Here are some A/B split tests you can try:
- Test buttons in two different colours, shapes or sizes
- Change the copy to include a time-sensitive word, like ‘Download Now’
- Make the copy more personal, e.g. ‘Download Your Free E-Book’
- Move your CTA to the side of a blog post so people will see it without getting to the end
Try testing these elements on the same page by running each option for a few weeks. This means you’ll have fewer variables like the image, content format or number of people visiting the page to take into account.
There are plenty of experiments you can run on your social channels, like testing time of day or including images. There are also elements within your content you can test to encourage social sharing. You’d be surprised at how changing one small thing can have a dramatic impact on your social engagement. For example, Venture Harbour tested the location of the social share buttons on its blog posts. By moving them from under the headline to a floating sidebar it increased sharing by 52 per cent.
Others have found that removing sharing buttons altogether increased social traffic. The only way to find out what works for your content is to test different options. Here are a few more ideas:
- Add easily shareable elements to blog posts like pictures and quotes
- Add ‘Click here to tweet’ pull outs using a free generator or plugin.
- Include a call to action at the end to encourage conversation, e.g. ‘Tweet us to let us know what you thought about this article!’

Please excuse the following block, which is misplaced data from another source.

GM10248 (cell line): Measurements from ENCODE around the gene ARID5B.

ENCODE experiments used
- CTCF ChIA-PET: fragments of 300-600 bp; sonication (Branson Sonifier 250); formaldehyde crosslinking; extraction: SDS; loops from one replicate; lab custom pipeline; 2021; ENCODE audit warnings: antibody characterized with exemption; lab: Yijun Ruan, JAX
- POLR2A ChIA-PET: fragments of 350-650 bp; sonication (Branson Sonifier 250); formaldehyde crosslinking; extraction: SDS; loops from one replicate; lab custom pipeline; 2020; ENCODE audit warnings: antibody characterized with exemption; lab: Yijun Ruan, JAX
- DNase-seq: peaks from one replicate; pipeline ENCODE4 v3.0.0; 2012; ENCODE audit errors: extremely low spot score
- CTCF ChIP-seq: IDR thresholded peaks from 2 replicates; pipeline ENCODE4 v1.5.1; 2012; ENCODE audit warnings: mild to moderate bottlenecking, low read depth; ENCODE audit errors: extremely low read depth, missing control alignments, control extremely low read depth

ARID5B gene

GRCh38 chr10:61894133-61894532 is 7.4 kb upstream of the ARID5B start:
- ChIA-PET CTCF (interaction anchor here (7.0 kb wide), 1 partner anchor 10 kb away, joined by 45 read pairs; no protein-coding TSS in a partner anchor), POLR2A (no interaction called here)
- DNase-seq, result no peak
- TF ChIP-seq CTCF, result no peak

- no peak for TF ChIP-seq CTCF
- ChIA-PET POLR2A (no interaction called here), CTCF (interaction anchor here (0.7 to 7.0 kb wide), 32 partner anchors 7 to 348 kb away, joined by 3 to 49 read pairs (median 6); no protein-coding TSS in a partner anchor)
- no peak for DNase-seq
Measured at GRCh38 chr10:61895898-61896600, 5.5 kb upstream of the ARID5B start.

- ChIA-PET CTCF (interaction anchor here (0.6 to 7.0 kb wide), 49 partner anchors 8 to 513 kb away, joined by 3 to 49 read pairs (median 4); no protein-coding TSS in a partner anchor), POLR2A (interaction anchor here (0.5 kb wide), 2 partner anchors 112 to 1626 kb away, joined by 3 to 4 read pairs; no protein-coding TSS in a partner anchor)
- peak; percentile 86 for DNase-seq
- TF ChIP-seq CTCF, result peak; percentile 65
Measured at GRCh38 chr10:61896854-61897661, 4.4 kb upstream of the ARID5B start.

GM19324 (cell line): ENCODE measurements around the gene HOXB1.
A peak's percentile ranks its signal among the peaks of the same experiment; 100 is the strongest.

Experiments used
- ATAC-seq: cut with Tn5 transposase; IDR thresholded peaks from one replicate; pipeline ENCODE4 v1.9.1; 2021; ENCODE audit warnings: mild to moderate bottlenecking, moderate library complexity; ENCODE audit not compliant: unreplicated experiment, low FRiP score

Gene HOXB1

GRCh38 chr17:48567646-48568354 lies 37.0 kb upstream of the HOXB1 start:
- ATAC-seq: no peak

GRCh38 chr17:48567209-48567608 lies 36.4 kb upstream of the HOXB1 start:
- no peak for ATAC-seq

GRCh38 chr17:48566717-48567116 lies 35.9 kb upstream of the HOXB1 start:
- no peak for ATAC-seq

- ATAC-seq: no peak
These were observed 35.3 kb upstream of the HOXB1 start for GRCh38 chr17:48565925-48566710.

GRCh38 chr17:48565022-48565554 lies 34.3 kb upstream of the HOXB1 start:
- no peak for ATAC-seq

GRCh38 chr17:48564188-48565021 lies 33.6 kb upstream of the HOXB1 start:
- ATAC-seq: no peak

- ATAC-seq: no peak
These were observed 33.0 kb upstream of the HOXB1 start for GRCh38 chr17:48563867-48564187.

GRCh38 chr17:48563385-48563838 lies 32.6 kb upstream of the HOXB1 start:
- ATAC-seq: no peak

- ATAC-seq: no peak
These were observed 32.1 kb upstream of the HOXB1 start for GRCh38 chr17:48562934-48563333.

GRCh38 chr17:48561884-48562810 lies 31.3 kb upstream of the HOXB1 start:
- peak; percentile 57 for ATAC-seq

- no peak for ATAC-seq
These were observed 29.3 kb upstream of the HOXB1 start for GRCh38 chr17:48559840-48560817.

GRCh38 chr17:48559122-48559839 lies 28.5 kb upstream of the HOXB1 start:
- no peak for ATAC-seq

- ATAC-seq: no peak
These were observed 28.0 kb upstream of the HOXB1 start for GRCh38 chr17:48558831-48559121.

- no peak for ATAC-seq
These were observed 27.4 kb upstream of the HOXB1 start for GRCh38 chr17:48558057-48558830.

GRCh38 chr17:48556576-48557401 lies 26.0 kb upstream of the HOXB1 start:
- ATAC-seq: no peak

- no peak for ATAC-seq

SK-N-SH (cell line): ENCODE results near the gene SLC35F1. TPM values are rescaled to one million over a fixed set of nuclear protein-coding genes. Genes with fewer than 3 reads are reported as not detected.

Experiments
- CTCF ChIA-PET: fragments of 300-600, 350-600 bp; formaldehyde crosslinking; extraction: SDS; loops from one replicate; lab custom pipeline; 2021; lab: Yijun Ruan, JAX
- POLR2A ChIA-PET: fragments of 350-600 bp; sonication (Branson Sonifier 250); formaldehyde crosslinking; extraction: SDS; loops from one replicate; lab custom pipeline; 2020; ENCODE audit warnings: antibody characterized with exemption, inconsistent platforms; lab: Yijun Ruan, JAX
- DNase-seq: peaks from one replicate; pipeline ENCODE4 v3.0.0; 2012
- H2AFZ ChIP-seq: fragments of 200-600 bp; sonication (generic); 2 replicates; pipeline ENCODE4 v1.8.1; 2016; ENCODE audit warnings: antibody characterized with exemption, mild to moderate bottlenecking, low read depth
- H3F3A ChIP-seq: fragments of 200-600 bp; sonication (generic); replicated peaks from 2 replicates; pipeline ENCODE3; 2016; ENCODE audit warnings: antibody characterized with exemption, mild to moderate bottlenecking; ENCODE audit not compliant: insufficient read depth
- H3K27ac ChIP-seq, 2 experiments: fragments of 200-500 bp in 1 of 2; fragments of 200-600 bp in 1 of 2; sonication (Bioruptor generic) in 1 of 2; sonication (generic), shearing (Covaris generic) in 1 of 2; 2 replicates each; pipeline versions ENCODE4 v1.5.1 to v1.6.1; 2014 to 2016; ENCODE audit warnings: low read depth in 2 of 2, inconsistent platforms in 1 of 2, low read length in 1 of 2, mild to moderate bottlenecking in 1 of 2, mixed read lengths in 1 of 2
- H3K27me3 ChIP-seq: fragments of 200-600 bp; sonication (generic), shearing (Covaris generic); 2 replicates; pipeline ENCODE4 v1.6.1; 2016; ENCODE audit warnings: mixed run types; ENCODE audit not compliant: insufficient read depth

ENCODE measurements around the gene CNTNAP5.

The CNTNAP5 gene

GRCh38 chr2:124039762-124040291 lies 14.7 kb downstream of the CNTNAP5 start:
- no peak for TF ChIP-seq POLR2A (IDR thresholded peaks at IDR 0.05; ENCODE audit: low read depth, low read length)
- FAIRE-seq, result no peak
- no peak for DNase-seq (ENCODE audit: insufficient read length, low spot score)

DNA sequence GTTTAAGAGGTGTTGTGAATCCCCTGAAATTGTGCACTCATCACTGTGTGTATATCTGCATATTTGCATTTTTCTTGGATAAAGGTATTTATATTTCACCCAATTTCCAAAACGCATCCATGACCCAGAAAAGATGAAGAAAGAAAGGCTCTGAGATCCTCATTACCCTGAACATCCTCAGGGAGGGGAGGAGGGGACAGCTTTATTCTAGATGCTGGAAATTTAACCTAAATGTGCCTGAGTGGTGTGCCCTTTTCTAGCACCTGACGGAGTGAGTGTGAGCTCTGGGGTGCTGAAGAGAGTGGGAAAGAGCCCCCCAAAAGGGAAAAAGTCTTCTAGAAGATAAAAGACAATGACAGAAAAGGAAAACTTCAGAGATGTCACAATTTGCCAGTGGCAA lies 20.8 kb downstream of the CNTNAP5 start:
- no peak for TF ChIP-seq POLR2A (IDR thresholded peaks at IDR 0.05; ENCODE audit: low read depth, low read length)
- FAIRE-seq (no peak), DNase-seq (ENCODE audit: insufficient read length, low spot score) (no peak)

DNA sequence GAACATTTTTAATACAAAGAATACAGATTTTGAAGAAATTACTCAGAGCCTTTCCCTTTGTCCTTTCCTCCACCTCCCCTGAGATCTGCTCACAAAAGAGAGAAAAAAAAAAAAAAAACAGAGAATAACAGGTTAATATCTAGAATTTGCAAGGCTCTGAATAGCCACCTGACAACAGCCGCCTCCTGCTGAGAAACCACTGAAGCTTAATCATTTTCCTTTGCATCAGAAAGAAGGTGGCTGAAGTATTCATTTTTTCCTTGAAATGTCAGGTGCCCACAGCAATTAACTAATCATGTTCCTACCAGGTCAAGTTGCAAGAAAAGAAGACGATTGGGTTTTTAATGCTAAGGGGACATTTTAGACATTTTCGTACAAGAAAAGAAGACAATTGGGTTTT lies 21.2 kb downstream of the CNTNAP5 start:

- Add social sharing buttons to all audience touchpoints including your emails and longer content assets like e-books
Marketers often fall into the trap of making assumptions about email. Most of us are using it daily so find it hard to separate ourselves from the audience. The start of a new year is a great time to try tactics that might seem counter intuitive. There are lots of small things that can have a huge impact on your email results – a different style of subject line might dramatically increase opens while audience segmentation boosts your click-through rate. Whatever you try keep it aligned to your main goals whether these are winning new customers, improving brand awareness or increasing customer loyalty.
Here are some more experiments for you to try:
- Send your weekly email newsletter on a weekend or during the night
- Test sending an email that’s just plain text with no HTML or images
- Get personal by signing your name and using a non-generic email address
- Try an intriguing, one-word subject line like the infamous ‘Hey’ email from Barack Obama
- Use a really long, descriptive subject line, like this one from Mumbrella:
Now Go Experiment
The best thing about these experiments is that you have nothing to lose. If you try something that doesn’t pay off, you’re now equipped with a better understanding of your audience. Learning is an essential part of any content marketing strategy, so don’t be afraid to try new things and test your assumptions. The most important thing is to take it slow and track your findings. Don’t change everything at once, because you’ll never be sure what contributed to an increase or decrease. Experiment with small changes – you never know, they might lead to big results.